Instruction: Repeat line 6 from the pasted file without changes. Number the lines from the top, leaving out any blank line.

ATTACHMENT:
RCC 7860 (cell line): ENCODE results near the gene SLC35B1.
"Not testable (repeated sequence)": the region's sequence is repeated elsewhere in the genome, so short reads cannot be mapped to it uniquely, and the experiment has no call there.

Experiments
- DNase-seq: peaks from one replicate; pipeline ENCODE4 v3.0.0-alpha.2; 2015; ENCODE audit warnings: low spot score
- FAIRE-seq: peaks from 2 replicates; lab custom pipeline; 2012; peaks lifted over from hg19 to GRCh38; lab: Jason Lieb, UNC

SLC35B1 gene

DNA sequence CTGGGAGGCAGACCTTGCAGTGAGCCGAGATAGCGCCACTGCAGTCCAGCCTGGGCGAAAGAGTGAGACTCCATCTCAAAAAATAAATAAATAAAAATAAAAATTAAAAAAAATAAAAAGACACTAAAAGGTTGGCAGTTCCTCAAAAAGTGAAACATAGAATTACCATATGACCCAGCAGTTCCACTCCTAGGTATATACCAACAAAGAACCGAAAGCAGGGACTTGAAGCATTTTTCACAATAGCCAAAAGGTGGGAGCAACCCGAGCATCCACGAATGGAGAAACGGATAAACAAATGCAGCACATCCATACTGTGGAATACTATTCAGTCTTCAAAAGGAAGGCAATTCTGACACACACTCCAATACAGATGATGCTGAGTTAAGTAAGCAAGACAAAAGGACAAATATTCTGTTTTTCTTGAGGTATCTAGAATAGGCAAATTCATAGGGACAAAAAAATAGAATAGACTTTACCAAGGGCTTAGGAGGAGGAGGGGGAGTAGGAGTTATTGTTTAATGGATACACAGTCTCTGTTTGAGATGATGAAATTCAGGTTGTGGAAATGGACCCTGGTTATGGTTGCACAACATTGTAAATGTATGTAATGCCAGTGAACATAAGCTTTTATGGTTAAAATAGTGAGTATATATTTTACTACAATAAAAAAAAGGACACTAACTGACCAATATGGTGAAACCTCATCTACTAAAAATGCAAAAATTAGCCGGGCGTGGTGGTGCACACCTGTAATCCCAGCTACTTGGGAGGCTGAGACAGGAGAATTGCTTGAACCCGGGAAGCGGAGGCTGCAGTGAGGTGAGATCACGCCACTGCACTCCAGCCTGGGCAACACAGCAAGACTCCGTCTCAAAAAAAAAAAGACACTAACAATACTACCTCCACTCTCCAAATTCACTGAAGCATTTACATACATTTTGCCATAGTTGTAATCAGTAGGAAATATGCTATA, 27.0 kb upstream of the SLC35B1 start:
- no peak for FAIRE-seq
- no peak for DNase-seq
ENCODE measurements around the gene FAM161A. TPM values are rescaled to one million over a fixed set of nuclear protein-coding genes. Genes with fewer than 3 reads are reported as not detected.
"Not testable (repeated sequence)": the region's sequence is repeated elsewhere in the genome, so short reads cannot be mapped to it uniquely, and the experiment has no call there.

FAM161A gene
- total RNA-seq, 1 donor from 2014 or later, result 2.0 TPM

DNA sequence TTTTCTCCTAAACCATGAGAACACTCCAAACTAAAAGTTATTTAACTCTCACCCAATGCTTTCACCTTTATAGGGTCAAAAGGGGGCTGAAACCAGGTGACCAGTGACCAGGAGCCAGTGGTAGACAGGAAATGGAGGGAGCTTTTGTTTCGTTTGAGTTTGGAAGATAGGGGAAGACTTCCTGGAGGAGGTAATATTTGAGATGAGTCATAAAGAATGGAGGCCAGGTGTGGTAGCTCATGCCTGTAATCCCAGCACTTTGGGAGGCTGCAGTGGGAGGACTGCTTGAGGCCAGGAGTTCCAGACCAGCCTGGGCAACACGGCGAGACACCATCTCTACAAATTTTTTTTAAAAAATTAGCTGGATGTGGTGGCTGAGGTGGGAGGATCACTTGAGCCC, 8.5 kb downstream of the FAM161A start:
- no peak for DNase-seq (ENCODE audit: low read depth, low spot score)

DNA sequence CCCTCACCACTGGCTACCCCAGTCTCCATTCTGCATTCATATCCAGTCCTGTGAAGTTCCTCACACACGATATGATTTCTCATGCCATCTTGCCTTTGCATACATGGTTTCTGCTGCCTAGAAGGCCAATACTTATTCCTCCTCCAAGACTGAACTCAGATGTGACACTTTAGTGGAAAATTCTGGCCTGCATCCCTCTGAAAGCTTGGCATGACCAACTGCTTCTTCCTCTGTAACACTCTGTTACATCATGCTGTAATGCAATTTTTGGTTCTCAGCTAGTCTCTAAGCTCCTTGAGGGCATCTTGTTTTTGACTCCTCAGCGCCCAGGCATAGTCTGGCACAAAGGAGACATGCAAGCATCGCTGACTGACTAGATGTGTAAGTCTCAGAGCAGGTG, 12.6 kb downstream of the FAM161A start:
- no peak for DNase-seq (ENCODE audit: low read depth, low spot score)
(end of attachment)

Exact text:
SLC35B1 gene